Friday, December 07, 2007

The Depression Chronicles, Volume 2

I wasn't planning on going back to this so soon, but when the inspiration strikes me I should run with it. The other day, I started contemplating my future, and the bleakness of the unknown started to depress me. I feel like it used to be easier to make major changes and adapt to new situations, but then I started to wonder if it ever really was. I don't think it ever was.

When I was younger, I had just as many goals as anyone else, but I had no idea how to get there and, quite frankly, feared trying. These ideas of the future were no more than dreams and desires, not definite plans on reaching them. Every bold decision I made was the result of the reassurance of others that it would be a good decision. I'm not sure if I might lack the confidence in myself or if it's the anxiety convincing me that I do. I would live life from day to day, just kind of hoping that everything would fall into place while I made an effort almost unconscious in its ease to narrow my vision to actually working to make anything fall into place.

What troubles me now is that I seem to be doing the exact same thing. Sure I try for a different job every once in a while, but I'm not actively searching like I should be. I'm not trying or applying myself like I should be. I've fallen into the trap of familiarity, and I'm terrified to leave my comfort zone, even if this comfort zone sucks outright. I'm torn between working rational hours for minimal pay or working incomprehensible hours for abundant pay. It seems like the work force anymore is split into two warring factions — one side that gives little compensation, and the other that takes all your time — with no real middle ground. It seems that either path I follow, the outcome is going to be bleak in either one way or the other, and that fills me with dread, which in turn, depresses me.

I used to hoard money, afraid to spend any more than was absolutely necessary, not because I cared at all about money, but I was too afraid of being without it to waste it. I'm reverting back to that old mindset. When I was married, it took my wife to convince me that we could afford things, and that everything was going to be okay. She provided stability, a comfort zone to help embolden me in decision making. I felt like it was okay to make a wrong decision; that I still had a certain level of validation.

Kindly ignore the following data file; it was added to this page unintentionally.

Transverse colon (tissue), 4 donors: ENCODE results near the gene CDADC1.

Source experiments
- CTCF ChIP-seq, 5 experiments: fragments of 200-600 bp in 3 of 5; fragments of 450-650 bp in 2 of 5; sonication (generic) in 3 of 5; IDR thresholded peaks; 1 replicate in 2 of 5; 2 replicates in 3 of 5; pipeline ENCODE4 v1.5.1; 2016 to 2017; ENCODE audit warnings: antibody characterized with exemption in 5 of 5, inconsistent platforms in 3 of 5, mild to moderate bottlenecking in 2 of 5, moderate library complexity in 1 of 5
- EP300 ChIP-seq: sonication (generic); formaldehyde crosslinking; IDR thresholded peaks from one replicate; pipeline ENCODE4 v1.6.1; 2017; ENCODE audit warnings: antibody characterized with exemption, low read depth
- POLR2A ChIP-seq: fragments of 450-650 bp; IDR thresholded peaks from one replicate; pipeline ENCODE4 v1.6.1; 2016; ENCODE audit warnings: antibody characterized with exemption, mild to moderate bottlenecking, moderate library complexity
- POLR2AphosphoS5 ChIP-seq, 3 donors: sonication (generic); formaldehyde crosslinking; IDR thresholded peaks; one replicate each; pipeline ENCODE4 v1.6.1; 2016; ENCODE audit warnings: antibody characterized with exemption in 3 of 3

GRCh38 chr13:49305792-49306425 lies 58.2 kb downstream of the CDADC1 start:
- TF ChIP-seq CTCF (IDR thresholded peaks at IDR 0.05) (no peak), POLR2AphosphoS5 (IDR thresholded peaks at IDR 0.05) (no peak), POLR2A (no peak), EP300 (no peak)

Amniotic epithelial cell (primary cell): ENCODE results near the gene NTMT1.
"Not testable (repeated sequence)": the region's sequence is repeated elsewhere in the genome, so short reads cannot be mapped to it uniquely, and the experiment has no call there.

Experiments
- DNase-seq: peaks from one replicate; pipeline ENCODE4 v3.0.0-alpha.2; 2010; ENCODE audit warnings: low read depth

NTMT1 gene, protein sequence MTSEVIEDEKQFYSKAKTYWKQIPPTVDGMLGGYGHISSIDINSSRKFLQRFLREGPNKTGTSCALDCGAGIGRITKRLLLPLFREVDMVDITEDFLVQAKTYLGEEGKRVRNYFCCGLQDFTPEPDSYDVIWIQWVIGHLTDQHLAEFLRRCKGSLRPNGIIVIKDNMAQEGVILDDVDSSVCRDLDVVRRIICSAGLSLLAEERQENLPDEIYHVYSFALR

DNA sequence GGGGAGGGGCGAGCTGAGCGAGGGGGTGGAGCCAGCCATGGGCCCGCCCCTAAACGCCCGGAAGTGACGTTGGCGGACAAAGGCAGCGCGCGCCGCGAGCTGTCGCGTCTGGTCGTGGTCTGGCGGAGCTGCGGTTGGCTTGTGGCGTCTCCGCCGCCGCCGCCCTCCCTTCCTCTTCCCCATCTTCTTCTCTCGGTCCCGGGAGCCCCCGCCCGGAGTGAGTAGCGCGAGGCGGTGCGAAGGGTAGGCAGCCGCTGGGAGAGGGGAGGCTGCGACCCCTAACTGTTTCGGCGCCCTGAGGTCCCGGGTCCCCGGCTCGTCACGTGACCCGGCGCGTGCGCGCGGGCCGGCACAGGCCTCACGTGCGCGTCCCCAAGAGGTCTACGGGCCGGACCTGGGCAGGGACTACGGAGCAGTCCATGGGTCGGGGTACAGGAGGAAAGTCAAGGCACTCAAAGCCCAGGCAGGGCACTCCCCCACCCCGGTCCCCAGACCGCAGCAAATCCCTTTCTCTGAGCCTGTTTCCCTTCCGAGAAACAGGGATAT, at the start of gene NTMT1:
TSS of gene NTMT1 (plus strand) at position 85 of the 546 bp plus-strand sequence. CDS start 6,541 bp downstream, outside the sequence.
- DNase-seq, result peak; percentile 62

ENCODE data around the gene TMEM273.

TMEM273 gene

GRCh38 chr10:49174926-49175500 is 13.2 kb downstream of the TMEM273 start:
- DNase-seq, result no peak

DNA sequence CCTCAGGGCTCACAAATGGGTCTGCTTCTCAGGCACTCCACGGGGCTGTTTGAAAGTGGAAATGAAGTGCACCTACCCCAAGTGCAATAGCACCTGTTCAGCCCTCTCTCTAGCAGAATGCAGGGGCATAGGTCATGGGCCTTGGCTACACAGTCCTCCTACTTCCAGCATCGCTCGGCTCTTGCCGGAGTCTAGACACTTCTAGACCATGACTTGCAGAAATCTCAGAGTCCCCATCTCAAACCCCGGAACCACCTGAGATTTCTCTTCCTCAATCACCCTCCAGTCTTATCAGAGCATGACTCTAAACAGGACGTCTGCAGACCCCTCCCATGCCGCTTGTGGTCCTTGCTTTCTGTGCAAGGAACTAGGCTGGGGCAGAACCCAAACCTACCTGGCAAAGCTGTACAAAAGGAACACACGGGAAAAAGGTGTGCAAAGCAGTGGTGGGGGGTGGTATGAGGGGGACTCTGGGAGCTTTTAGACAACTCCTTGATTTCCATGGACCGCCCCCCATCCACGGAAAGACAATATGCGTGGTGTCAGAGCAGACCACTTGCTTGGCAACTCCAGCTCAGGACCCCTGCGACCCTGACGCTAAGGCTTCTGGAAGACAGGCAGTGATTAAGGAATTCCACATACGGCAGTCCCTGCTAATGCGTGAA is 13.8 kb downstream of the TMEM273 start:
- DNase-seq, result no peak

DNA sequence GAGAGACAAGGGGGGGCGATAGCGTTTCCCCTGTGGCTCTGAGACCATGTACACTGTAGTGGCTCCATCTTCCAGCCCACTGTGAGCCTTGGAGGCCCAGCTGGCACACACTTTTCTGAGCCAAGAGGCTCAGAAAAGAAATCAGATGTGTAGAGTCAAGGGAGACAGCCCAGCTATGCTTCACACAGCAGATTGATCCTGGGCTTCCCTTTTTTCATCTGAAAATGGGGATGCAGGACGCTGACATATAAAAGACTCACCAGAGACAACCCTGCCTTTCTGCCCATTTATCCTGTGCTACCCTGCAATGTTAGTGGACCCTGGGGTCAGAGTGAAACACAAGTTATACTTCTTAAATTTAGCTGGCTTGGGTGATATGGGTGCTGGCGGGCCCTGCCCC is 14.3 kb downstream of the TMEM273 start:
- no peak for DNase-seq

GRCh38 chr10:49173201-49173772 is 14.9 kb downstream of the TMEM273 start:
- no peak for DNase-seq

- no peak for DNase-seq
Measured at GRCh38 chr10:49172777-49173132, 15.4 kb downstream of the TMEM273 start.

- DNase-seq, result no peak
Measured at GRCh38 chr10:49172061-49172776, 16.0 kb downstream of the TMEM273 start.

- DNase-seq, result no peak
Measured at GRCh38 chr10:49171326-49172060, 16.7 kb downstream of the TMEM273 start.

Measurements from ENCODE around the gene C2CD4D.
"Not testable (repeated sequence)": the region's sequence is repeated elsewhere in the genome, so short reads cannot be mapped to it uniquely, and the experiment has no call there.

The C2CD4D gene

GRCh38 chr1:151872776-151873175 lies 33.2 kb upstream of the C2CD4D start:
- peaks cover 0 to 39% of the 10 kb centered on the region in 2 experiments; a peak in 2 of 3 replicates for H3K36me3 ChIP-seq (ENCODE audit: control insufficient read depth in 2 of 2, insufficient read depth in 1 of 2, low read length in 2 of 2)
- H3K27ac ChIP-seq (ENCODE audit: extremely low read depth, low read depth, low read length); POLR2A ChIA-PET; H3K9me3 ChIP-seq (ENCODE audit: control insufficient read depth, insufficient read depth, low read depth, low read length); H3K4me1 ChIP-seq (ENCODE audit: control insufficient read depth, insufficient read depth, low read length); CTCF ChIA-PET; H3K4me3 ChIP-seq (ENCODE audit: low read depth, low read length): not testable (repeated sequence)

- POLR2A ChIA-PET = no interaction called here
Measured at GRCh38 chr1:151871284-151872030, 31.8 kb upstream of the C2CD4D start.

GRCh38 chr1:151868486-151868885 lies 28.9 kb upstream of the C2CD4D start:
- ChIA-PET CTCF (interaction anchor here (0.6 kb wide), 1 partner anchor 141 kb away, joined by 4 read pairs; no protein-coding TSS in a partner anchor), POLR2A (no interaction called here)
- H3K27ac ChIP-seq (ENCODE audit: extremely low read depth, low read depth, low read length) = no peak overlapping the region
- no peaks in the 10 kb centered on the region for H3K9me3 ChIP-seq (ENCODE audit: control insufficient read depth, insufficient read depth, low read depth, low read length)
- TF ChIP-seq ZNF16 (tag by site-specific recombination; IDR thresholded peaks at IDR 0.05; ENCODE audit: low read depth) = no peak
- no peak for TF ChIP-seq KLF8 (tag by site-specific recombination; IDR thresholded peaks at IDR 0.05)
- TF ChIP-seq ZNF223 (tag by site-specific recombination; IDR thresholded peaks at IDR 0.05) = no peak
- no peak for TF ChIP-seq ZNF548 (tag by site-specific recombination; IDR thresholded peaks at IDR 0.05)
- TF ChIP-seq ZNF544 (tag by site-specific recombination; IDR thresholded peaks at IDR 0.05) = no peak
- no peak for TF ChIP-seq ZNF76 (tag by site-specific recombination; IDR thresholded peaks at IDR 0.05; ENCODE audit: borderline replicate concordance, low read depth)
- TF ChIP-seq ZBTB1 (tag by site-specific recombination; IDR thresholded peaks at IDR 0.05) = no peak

I don't want to sound co-dependant, but I don't have that support now. I don't have anyone to tell me that it's okay to make a wrong decision, that I'm still a worthwhile person. I'm the only person I have to rely on right now, and I'm paralyzed with fear. So I just keep living from day to day, hoping everything will fall into place instead of trying to make it. I say I'm putting the job search on hiatus until the next year, but was I really putting it on hiatus, or was I stalling so I didn't have to worry about it for a few more months?

I wish I could be one of those people who seem oblivious to the fear of failure, or view it as a challenge to overcome. Instead, the fear of failure prevents me from trying. Constant feelings of inadequacy rack my brain. Fears of having to leave my comfort zone and embrace the unknown overtake me. There are thousands of negative possibilities with every new prospect, and exploring each scenario pings my anxieties into shutdown.

I wish I could push aside the fear of failure. I wish I could stifle my inadequacies. I wish I could quit determining that every opportunity is somehow flawed. I think it's all just one excuse or another to avoid embracing the unknown. I feel so much more confident when I have support. When I'm the only person I have to rely on, it's too easy to let the fear take over. It's too easy to retract into my shell and adhere to the comfort zone I've made for myself, even if that comfort zone sucks. I'm not saying that I can't better myself. It just takes more willpower, more energy, for me to try than it does most people. It leaves me drained and riddled with self-doubt. I have to go a little bit at a time when I do try, because too much insecurity could easily lead to a depressive episode.

Of course, right now, I'd gauge my symptoms as "mild" to "moderate." I'm sure there are severe anxiety sufferers who can't even leave their houses for fear of the outside world. It all boils down to the same thing, though, the unwillingness to depart the routine and embrace the unknown. It's debilitating at best. I guess I'm luckier than some that I can identify the problem and at least try to overcome it, but that doesn't make it any less difficult. Especially when it's not a lack of desire to change, but a lack of confidence that compels me to refrain. That is probably what makes it the most frustrating.

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